Loved this. Loved the inclusion of Easy Rider. Thought of the movie too when I saw the pic for this week. The only good movie Henry Fonda made. Forget the co-star’s name – Meatloaf? Did I say I liked this story?

  19. Loved Alice and I loved this line: “she poured the whiskey half of the tales”

  20. Every try cannot be a masterpiece, but the most important thing is to try. You have a good story Jennifer, even if it is based on an idea that you discovered was errant.

  21. Your sense of humor is right up my alley – he kind of reminds me of someone I know, the jokes may be stale but they still make you smile. Great job! Thanks for sharing this with us.

  22. Great, just GREAT, Jenn! The stuff of stories. Thanks!

  23. I liked it. Mine also was a first impression. Not at all what the picture probably implies.

  24. Loved your title and the story, but most of all I love Alice. Go girl!
    Well done

  25. Sarah Ann

    I really enjoyed this – I loved that last line – it’s a great pun. I sometimes find I’ve seen the wrong thing in a prompt, but the first story I think of is always the one that wins.

  26. H Jen
    I loved this story. A strong image created by the idea of the ‘whisky tales’ (the main tale snippet was intriguing and powerful) and a vivid protagonist.
    I’m really conflicted about the pun ending. As someone who tends to use this kind of pun-ch line a lot, I enjoyed it & liked the circularity that links the story and the picture very neatly.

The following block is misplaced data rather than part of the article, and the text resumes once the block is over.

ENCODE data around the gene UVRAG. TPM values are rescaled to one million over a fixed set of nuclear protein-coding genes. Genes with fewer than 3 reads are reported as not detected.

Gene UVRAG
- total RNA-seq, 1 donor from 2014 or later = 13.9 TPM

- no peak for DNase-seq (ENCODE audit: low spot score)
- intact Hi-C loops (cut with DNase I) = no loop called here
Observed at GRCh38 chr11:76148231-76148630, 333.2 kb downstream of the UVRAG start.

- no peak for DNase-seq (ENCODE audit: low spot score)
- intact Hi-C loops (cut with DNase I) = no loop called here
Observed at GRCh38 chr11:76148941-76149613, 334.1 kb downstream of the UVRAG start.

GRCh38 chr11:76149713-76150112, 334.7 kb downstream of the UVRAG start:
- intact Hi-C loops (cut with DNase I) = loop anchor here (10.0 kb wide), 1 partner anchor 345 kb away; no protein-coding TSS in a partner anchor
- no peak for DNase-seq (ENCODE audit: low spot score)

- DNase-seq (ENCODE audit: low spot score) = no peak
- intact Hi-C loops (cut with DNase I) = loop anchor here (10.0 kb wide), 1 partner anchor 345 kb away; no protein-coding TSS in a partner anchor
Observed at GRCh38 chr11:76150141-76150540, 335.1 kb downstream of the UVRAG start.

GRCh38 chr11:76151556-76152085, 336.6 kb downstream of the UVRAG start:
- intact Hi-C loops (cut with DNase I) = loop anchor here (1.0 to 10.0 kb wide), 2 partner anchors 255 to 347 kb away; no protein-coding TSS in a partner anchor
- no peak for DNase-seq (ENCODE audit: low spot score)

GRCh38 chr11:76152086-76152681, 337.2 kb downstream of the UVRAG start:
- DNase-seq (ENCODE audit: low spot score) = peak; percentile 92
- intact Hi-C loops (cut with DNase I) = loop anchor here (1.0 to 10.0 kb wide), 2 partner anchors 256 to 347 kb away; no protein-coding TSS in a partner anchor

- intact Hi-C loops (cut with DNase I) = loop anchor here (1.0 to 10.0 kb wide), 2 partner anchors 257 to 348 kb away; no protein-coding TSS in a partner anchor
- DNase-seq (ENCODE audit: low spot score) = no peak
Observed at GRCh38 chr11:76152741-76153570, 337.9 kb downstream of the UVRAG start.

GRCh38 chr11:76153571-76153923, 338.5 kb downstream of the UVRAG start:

However, one of my other halves (I never said I was a mathematician!) felt that this story was almost too good for this type of resolution, if you know what I mean.
    Reading it left me on the one hand exhilarated, on the other a little envious and on yet another hand (?) ever so slightly disappointed – but I mean that in a good way.
    Thanks as ever for the exposition.

    • Nick, I want to thank you for your honesty. Sometimes it’s hard to give this kind of critique in case the person isn’t happy to receive it, and I for one really value those who take the risk and tell me what they really think.
      You have put into words exactly how I feel about this story. I love Alice, I like her story and I want to go into it more; it certainly doesn’t feel like just the set up to a joke. Ultimately, I kept the pun as the only (tenuous) link to the photograph, but I’m planning to come back to this story, flesh it out and probably ditch that ending in favour of something much stronger. Won’t be 100 words any more either!

  27. I’m glad you didn’t trash it. I love puns. I thought the ending rocked!